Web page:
How Kate Bush brought Emily Bronte’s Gothic romance Wuthering Heights to life

Emily Bronte, the Yorkshire curate’s daughter who wrote Wuthering Heights, would have celebrated her 200th birthday on 30 July.

Like her elder sister Charlotte, the young author defied her closeted origins in the village of Thornton in the West Riding of Yorkshire to write the extraordinary Gothic romance about passionate love defying all adversity, even death.

The tale of Catherine Earnshaw and Heathcliff and their tormented union remains a mainstay of the National Curriculum’s English syllabus in England, Wales and Northern Ireland.

Adapted for the big screen, William Wyler’s 1939 production for United Artists starred an up-and-coming Laurence Olivier as Heathcliff and Merle Oberon as Cathy.

More recent interpretations have included a 1992 feature starring Ralph Fiennes and Juliet Binoche. Andrea Arnold’s gritty 2011 take on the book cast mixed-race actors Solomon Glave and James Howson as the child and adult Heathcliff, posing an interesting question about the character’s origin as an orphan of the Liverpool docks.

Last year, Michael Stewart’s novel Ill Will meanwhile speculated on the rogue’s activities during his temporary disappearance midway through the book. But one of the most famous works based on the novel is Kate Bush’s hit song “Wuthering Heights”.

Inspired by Hugh Leonard’s 1967 TV dramatisation for the BBC starring Ian MacShane and Angela Scoular, of which she caught the final 10 minutes, the teenager went on to read the book. She also discovered that she shared a birthday with the writer — Kate will turn 60 this year — and was moved by the uncanny connection.

Ten years later, she was inspired to write the song — sung in the first-person as Cathy calling to Heathcliff from beyond the grave.

Just 18 at the time, Bush had already written more than 100 songs, an output that attracted the attention of Pink Floyd’s Dave Gilmour, who recommended her to the band’s label EMI. It swiftly signed her.

The song became the debut single from her first album, The Kick Inside, becoming a smash hit and spending three weeks at number one. It was the first track in British chart history to take top spot that was both written and performed by a woman.

Released at the height of the British punk era, “Wuthering Heights” was feminine, ethereal and quite unlike anything else.

While this may have invited scorn, John Lydon, The Sex Pistols’ frontman Johnny Rotten, is one of her most devoted fans.

“Kate Bush and her piano? Well that’s like John Wayne and his saddle,” he told the BBC’s Queens of Pop in 2009. “Those shrieks and warbles are beauty beyond belief to me. She supplies me with all the clues and it’s up to me to put the answers together — well that’s the Quran of music — and that’s surely what we’re looking for. No easy answers or anything.”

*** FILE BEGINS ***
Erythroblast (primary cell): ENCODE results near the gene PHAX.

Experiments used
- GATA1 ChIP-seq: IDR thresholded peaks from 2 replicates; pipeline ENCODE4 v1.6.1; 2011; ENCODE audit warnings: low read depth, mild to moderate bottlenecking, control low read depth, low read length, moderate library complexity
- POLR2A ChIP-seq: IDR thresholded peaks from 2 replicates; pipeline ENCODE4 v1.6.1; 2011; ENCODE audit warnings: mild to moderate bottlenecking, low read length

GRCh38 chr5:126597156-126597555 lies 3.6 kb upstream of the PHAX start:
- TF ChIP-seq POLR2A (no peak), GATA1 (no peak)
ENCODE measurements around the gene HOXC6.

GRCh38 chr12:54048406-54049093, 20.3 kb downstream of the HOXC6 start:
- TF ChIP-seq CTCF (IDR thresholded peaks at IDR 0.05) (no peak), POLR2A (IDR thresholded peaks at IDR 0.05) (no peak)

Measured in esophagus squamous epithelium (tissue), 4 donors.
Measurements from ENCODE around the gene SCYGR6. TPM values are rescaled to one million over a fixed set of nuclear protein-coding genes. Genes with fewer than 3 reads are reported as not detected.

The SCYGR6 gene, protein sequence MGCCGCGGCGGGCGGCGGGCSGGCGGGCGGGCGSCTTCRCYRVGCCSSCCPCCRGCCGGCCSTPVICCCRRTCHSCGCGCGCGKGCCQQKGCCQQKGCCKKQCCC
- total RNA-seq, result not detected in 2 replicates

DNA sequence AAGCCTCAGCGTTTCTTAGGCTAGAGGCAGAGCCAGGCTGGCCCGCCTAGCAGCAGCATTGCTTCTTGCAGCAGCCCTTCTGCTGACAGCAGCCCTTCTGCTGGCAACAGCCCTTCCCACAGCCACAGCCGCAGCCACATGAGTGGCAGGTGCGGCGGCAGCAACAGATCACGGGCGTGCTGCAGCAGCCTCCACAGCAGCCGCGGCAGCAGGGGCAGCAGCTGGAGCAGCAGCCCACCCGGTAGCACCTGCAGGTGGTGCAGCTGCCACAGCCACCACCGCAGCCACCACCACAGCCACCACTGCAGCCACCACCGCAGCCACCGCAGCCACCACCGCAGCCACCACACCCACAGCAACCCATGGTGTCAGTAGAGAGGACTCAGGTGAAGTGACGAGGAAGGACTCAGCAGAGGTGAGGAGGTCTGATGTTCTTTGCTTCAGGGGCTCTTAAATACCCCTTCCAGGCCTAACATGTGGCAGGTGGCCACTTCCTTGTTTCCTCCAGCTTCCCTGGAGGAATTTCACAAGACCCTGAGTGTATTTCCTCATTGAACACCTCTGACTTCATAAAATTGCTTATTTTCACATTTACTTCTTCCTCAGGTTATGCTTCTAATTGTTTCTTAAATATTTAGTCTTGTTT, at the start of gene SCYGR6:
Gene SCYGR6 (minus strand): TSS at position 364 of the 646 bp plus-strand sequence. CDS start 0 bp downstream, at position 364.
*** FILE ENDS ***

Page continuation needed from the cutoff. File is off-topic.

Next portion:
The twin music videos for the song are almost as beloved as the work itself. Bush’s balletic interpretive dancing — emerging from a fog of dry ice in a dark studio in one and among the “wild and windy moors” in a billowing red gown in another — was choreographed by the mime artist Lindsay Kemp, who also worked with David Bowie to improve his stage performances.

Bush of course continued to push the envelope over the course of a long and inventive pop career, making a triumphant return to the limelight in 2005 with Aerial after a 12-year hiatus to raise her son Bertie.

Numerous female pop stars from Bjork to St Vincent have cited her as an influence. Choosing a book as the basis for a song has rarely been attempted, but several artists have tried, including Woody Guthrie whose ballad “Tom Joad” was named after the protagonist of John Steinbeck’s The Grapes of Wrath.

“Venus in Furs” by The Velvet Underground, is based on a novella by the Austrian author Leopold von Sacher-Masoch and David Bowie‘s “1984” was inspired by George Orwell’s novel of the same name. Similarly, “White Rabbit” by Jefferson Airplane, “Sympathy for the Devil” by The Rolling Stones and “Red Right Hand” by Nick Cave and the Bad Seeds allude to works by Lewis Carroll, Mikhail Bulgakov and John Milton respectively.

None, though, are so closely identified with their set text as Bush is with Wuthering Heights. Speaking at the unveiling of a series of memorial stones to the Brontes in their hometown of Haworth in April 2018, Bush described the book as “an extraordinary work of art that has truly left its mark”.

Originally published at on July 26, 2018.




Journalist at The Independent. Cinema and pop culture nut. See also @JoeSommerlad on Twitter and

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Joe Sommerlad

Joe Sommerlad

Journalist at The Independent. Cinema and pop culture nut. See also @JoeSommerlad on Twitter and

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